Clinical: Experience through which the student applies and practices learned academic and experiential skills in a supervised professional setting, often in health-related or legal fields. Typically, the experience is offered in a separate credit-bearing course related to other more theoretical courses and/or is offered as a culminating experience after a sequence of theoretical courses.
Entrepreneurship: Students explore and build skills in planning and/or developing businesses, enterprises, or social ventures.
Field Study: Students practice skills, conduct research, and/or explore academic content in an off-campus setting. The setting is primarily a context to benefit and enhance student learning.
Internship/Co-Op: An uncompensated or compensated off-campus activity in a student's field of study in which the student explores industry-related or work-related issues and/or develops professional or para-professional knowledge and skills. Typically, the student's work is supervised and evaluated by a site coordinator or the instructor.
Practicum: Course or student exercise involving practical experience in a professional or other work-related setting (paid or unpaid) in which the student applies learning gained from theoretical or other academic study. Activity might include supervised opportunity as part of a pre-service professional experience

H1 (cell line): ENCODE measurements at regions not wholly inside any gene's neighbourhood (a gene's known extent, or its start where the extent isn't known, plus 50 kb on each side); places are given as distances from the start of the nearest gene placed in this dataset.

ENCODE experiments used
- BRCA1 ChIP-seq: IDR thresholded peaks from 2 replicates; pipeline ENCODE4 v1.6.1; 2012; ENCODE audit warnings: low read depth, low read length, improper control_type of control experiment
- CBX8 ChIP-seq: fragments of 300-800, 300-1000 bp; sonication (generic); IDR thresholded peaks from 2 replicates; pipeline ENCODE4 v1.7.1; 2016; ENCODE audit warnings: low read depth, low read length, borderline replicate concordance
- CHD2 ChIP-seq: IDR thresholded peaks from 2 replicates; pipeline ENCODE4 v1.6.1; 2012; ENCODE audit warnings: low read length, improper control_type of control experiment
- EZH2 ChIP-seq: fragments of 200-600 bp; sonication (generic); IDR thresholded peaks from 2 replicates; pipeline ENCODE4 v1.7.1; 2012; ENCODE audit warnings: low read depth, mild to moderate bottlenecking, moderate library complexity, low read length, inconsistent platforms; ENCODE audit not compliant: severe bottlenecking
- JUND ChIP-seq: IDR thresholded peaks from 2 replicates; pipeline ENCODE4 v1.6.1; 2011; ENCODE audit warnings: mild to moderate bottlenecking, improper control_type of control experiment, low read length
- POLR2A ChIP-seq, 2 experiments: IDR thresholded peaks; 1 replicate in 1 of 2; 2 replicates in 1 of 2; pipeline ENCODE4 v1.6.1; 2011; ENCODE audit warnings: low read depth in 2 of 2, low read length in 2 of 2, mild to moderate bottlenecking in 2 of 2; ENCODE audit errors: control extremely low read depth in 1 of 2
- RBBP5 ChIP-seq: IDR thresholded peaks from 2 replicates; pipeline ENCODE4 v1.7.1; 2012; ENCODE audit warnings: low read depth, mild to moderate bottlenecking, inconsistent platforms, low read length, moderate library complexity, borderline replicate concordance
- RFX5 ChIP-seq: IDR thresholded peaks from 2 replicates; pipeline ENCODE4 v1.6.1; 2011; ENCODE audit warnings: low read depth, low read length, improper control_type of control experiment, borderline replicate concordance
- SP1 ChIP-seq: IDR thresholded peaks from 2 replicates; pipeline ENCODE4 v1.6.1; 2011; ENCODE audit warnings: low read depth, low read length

Research: Opportunity for student to collaborate with an external organization or community partner to conduct research. The research might or might not meet the needs of the organization or the broader community.
Service-Learning: Optional or required out-of-classroom community service experiences/projects attached to a course or other credit bearing experience. Students participate in an organized service activity that meets identified community needs and reflect on the service activity to better understand course content.
Student Teaching: Pre-professional and/or pre-service experience, usually as part of a teacher education program, through which the student conducts experiential learning within a formal education school setting. The student participates in supervised teaching that is evaluated by a supervising teacher or other instructor.
- Is the Community-Engaged Learning attribute being used at the course level or class level?
At the moment, the attribute is only used at the course level. If a course is marked with the Community-Engaged Learning attribute and contains more than one section, ALL sections will be marked with the attribute. Therefore, only courses where all sections include a community-engaged learning component should be marked.
- Who decides whether a course should contain the Community-Engaged Learning attribute?
The decision is the instructor's, guided by the components listed in the above "Essential Components." Some departments or college curricular committees may decide to occasionally review their offerings of community-engaged learning within courses as part of their curricular oversight. Consideration should be given as to whether the community-engaged learning component is a permanent, regular feature of the course (regardless of who teaches the course), or if the community-engaged learning component is a particular instructional strategy that a faculty member chooses to use in her/her teaching of the course. Consideration should also be given as to whether all sections of a course contain a community-engaged learning component or whether it applies to only a subset of sections.